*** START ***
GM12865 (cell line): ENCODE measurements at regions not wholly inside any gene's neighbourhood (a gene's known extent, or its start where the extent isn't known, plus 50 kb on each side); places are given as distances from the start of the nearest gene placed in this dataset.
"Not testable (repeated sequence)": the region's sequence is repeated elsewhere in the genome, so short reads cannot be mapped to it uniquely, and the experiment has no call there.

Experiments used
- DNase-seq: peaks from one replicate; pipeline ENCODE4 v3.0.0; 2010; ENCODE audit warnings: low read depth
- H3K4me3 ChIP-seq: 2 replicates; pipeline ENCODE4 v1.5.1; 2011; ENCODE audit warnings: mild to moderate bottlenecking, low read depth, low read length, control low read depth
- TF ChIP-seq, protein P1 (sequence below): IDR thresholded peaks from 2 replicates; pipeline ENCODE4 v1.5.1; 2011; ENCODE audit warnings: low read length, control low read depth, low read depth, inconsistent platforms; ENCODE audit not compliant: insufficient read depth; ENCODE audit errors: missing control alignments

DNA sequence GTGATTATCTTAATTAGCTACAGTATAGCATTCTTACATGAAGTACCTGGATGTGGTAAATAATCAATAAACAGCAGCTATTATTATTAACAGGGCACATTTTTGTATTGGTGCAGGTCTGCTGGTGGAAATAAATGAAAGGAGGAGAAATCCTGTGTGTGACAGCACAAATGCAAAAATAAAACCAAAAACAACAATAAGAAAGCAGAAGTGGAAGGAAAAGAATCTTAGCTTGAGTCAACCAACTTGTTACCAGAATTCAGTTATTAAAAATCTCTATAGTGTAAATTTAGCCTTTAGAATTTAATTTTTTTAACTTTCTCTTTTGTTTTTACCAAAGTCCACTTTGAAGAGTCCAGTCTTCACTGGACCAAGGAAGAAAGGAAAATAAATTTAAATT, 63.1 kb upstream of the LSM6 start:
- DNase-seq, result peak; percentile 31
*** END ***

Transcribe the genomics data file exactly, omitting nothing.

GM12865 (cell line): ENCODE measurements at regions not wholly inside any gene's neighbourhood (a gene's known extent, or its start where the extent isn't known, plus 50 kb on each side); places are given as distances from the start of the nearest gene placed in this dataset.
"Not testable (repeated sequence)": the region's sequence is repeated elsewhere in the genome, so short reads cannot be mapped to it uniquely, and the experiment has no call there.

Experiments used
- DNase-seq: peaks from one replicate; pipeline ENCODE4 v3.0.0; 2010; ENCODE audit warnings: low read depth
- H3K4me3 ChIP-seq: 2 replicates; pipeline ENCODE4 v1.5.1; 2011; ENCODE audit warnings: mild to moderate bottlenecking, low read depth, low read length, control low read depth
- TF ChIP-seq, protein P1 (sequence below): IDR thresholded peaks from 2 replicates; pipeline ENCODE4 v1.5.1; 2011; ENCODE audit warnings: low read length, control low read depth, low read depth, inconsistent platforms; ENCODE audit not compliant: insufficient read depth; ENCODE audit errors: missing control alignments

DNA sequence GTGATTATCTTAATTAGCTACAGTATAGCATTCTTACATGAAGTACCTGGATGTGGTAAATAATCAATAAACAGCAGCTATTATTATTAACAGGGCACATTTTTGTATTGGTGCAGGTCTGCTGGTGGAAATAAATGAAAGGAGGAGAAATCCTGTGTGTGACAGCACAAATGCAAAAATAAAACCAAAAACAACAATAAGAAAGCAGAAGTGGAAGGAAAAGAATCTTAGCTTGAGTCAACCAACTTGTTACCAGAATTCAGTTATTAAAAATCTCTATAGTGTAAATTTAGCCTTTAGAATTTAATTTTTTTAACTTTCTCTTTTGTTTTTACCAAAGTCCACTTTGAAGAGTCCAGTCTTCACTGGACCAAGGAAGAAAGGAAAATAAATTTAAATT, 63.1 kb upstream of the LSM6 start:
- DNase-seq, result peak; percentile 31